Dri-Ref™ reference electrodes were developed by WPI to have extremely low electrolyte leakage properties, hence the name “Dri-Ref.” In addition to this key feature, these electrodes exhibit stable and reproducible potential and low resistance. Stored in KCl when not in use, they have a long life expectancy. Low leakage is achieved by using KONBO™, a product combining modern ceramic and conductive polymer technology, as the liquid junction. Electrode resistance is low, an important consideration when making low-noise measurements. Although the internal filling solution contains KCI, the low fluid leakage means Dri-Ref may be used in combination with ion selective electrodes, including those for K+ and Cl-, without significant contamination from the reference electrode. The Dri-Ref electrodes are che
  8. Isolated Stimulation Explained
    April 26, 2013
    Isolated Stimulation and Stimulus Isolators The term stimulation refers to the delivery of energy of some kind to a biological tissue in order to elicit an observable response. Although the energy used in stimulation may be chemical, thermal, mechanical or electrical, this discussion will focus on electrical stimulation. Electrical stimulation of biological tissues involves the delivery of current and voltage to the stimulation site. The two quantities are related by Ohm's law: V=IR Where V is the applied voltage, I is the current and R is the electrical resistance of the tissue and or the stimulating electrodes. This simple equation shows that if voltage is constant, current flow will diminish if the tissue/electrode resistance goes up, and will increase if the resistance decreases. More commonly, the resistance of tissue differs from sample to sample, and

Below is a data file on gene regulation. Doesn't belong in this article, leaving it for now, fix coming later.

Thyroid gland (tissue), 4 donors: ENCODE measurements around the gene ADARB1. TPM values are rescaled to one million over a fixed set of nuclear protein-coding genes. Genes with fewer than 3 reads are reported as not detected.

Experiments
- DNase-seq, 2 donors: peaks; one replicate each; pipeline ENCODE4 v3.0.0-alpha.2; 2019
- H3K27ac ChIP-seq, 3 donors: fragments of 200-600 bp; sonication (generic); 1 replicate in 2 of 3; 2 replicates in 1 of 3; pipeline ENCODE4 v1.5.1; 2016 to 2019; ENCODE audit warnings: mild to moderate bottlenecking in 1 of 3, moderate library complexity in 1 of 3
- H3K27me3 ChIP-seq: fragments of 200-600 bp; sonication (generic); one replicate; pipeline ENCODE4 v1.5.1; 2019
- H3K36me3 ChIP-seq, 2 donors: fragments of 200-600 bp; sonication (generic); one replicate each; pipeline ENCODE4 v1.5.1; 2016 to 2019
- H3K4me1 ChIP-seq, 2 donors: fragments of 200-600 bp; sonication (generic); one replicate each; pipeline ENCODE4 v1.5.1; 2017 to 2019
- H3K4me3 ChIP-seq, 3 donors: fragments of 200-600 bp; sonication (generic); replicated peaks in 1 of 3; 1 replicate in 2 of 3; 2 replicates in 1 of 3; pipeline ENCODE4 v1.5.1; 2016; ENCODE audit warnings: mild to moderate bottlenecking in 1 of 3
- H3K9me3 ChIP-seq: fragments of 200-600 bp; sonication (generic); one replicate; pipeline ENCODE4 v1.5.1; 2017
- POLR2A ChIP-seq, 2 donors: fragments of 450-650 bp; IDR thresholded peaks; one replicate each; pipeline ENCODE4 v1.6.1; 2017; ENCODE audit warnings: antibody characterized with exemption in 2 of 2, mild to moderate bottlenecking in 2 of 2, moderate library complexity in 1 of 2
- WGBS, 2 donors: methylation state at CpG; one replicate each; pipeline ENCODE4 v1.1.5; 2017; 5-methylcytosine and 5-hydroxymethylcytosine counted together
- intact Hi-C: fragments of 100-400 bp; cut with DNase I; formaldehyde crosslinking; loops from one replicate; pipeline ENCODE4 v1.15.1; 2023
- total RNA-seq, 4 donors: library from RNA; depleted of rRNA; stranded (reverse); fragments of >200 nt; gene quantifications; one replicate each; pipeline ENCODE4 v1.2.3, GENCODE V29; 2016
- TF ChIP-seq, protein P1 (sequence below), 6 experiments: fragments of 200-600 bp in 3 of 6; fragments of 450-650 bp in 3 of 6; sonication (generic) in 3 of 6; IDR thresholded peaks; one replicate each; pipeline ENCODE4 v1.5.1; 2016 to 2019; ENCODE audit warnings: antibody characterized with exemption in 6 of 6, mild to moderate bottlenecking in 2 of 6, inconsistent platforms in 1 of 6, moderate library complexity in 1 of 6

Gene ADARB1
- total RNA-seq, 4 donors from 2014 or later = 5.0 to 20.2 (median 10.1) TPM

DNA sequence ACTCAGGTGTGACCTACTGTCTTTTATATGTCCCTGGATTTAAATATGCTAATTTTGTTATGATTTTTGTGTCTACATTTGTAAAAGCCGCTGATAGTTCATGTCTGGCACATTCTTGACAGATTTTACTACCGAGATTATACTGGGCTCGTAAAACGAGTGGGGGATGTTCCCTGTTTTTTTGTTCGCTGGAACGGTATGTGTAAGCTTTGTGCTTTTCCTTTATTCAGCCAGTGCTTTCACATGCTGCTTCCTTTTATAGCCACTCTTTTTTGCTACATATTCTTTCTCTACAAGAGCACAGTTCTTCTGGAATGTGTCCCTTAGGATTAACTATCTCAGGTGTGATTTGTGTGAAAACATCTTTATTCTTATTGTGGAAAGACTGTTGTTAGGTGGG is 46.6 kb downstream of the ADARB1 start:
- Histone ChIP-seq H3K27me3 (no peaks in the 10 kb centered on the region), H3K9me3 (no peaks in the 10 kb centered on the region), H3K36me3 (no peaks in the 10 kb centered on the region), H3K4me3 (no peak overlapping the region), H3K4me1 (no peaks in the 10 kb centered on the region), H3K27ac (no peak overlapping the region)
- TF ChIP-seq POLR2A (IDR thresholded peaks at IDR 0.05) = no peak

9. Metal Electrode Selection Guide for Profile C
    April 26, 2013
    NOTE: A heat treated tip is ideal for penetrating tough membranes. (It is not recommended for chronic implantation.) This process is performed using a microforge in which the heating element is positioned in close proximity to the tip in order to melt the Parylene-C distal to the exposed metal. It provides a smooth transition and produces better adherence of the Parylene-C to the metal. Both the KT and non-KT electrodes are heat-treatable. The heat treatment is applied only to the parylene coating. The heat melts the parylene so it feathers down close to the shank near where the tip is exposed. This removes the abrupt edge where the parylene has been removed to create the tip exposure. The purpose is to prevent the parylene from delaminating from the electrode during implantation into tissue which could catch on the edge. Heat treatment does not work well in chronic applications, because the feather edge is susceptible to fluid intrusion overtime, which will alter the impedance characteristics
  10. Metal Electrode Selection Guide for Profile A
    April 26, 2013
    Profile A Metal Microelectrodes Platinum Iridium These electrodes are sold in packages of 10. Item LengthInsulation ThicknessShaft Diameter Nominal Impedance ±20%